Glamour boys Saunders reach 100 | Sunday Observer

Glamour boys Saunders reach 100

They were known as Sri Lanka’s glamour boys. Saunders have been in the thick of the country’s football since its inception in 1918 by Dionis Appuhamy and continued to dribble, shoot and score for the game winning many trophies that now adorn their shelves.When an individual, school or club reaches the 100 mark it is a memorable event and calls for celebrations on a grand and hitherto unseen celebrations. Not many live to reach and celebrate that dream mark.

That soccer club from Keselwatte, famously known as SAUNDERS SPORTS CLUB, achieved that rare distinction marking 100 years. They celebrated it in grand style last Sunday.

Envy of all clubs

SAUNDERS was the envy of all other clubs dribbling in the country. To beat them was the bottom line of many a club. But it was so well renowned that the club attracted the best of players from the schools. To sport the club colours of Yellow was the dream of all soccer players. As the saying goes many were called to SAUNDERS but few were chosen to sport the club jersey.

The club had players of the class and of the calibre of Wilson, Petha Premadasa, Ismail, penalty specialist Azeez, Eric Perera, Tom Deen, Izzadeen, Piyadasa Perera, Edward Wickremasuriya, M.A.Ameer and Judy Preena, names that come to mind in a golden era of the club’s soccer. It is only a dream to expect players of that class to be in our midst in this day and age. Regrettably.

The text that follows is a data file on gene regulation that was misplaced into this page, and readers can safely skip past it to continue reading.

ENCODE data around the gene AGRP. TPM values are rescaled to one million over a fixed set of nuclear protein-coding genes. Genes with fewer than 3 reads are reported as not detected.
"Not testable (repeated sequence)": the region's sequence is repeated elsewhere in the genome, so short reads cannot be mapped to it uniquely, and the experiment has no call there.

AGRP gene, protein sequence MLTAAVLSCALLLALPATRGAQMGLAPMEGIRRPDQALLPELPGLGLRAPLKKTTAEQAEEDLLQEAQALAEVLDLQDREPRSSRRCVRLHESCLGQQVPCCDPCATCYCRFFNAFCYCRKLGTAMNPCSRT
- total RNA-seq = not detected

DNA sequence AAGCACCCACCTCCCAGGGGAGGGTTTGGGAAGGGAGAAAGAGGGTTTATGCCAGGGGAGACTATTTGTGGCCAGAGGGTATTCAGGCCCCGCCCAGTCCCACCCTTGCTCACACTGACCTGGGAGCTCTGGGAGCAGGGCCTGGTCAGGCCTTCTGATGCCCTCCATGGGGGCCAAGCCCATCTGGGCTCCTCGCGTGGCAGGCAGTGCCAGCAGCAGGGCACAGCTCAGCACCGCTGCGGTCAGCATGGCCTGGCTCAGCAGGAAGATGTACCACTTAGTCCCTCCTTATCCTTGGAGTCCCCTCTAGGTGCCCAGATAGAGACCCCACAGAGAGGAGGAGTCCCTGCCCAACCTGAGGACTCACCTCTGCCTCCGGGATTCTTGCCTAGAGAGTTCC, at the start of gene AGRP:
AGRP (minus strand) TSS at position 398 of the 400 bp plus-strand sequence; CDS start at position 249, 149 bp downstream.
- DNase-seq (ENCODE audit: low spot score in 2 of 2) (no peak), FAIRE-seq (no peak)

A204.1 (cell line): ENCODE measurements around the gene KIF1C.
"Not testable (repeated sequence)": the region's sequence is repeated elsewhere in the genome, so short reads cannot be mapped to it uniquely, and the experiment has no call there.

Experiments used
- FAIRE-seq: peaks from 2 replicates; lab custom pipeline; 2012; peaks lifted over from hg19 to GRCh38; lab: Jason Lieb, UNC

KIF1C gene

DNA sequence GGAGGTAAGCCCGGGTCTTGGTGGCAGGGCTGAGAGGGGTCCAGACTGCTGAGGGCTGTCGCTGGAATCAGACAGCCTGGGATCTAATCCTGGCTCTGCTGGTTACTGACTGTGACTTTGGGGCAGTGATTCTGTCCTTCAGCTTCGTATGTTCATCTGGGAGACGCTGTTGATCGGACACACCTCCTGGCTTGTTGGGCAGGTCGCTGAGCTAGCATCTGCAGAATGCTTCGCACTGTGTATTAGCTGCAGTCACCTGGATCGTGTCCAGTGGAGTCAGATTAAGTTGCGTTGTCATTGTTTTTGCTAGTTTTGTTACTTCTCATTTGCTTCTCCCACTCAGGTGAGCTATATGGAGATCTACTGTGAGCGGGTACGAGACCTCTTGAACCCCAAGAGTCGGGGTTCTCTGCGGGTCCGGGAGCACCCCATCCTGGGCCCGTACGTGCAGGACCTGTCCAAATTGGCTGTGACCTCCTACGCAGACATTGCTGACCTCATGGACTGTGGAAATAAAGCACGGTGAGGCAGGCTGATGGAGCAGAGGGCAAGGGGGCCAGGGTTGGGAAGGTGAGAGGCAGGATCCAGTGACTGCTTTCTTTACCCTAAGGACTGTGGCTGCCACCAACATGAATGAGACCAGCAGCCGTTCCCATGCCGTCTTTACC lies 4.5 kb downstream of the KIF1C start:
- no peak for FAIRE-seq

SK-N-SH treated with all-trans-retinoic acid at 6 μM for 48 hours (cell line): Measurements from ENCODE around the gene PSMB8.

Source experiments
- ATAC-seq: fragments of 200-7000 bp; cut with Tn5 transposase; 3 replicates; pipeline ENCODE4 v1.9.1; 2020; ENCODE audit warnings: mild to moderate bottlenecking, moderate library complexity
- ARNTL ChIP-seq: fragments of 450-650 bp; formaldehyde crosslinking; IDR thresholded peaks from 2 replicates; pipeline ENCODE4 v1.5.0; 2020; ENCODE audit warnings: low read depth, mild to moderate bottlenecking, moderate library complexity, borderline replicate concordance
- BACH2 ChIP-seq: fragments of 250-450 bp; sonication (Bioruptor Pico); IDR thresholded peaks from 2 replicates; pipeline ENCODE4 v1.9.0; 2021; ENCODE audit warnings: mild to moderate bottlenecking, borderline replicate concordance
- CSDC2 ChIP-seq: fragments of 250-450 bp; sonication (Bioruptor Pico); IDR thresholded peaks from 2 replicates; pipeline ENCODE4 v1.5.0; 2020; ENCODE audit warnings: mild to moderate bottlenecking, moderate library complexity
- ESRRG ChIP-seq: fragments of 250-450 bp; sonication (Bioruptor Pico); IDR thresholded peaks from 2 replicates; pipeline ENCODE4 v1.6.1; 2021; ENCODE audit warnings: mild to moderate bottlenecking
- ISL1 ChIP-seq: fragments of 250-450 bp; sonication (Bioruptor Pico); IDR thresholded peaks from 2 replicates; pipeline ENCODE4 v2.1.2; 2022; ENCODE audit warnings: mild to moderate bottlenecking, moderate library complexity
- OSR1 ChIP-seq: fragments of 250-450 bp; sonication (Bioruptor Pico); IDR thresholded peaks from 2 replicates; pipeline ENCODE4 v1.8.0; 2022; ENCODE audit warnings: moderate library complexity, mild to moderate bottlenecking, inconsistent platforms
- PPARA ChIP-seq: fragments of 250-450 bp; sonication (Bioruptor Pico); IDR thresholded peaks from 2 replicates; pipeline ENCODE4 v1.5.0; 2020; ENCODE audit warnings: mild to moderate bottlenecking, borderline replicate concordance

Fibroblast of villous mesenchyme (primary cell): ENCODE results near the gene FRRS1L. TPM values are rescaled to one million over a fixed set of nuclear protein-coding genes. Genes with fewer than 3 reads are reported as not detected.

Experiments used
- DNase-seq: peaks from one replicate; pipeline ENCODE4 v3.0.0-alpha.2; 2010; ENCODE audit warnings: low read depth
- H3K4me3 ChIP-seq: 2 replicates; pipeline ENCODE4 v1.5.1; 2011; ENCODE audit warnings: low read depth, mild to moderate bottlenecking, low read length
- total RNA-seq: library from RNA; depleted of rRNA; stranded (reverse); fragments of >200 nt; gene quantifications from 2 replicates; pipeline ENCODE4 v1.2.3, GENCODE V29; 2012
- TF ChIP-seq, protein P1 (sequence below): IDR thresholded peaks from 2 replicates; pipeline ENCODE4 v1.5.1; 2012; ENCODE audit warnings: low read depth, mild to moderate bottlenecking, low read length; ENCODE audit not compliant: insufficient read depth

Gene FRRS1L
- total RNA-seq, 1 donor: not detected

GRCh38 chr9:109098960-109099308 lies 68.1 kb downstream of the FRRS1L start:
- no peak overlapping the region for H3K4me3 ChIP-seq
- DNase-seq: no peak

Moon among the stars

But the man who shone like the moon among the stars was P.D.SIRISENA. SIRISENA was a rare breed and the likes of him, the writer makes bold to say would not see the light of the day in Sri Lanka again – not in another 100 years. I covered him on my rounds and it was such a pleasure to do so.

‘SIRA’ as he was popularly known was called the local PELE. When he had the ball at his feet he would weave magic with it like did the Brazilian, also called the Black Pearl. He was poetry in motion and a role model for budding footballers watching him. No defence was impregnable for him. He had good body swerve and amazing dribbling skills to send the opposing defence the wrong way and had a pair of shooting boots that had goal written on them whenever he wore them and took the field.

Much in demand

‘SIRA’ was very much in demand, not only in the local scene, but internationally as well. He played abroad and some the professional players who saw his magic predicted that he could have found a place in a world team. Some of the goals he scored were breathtaking. The club in celebrating 100 years also celebrated the first death anniversary of this genius. After his playing days were over, the contributions he made to the game, the club and the country are written in history and need not be reiterated here.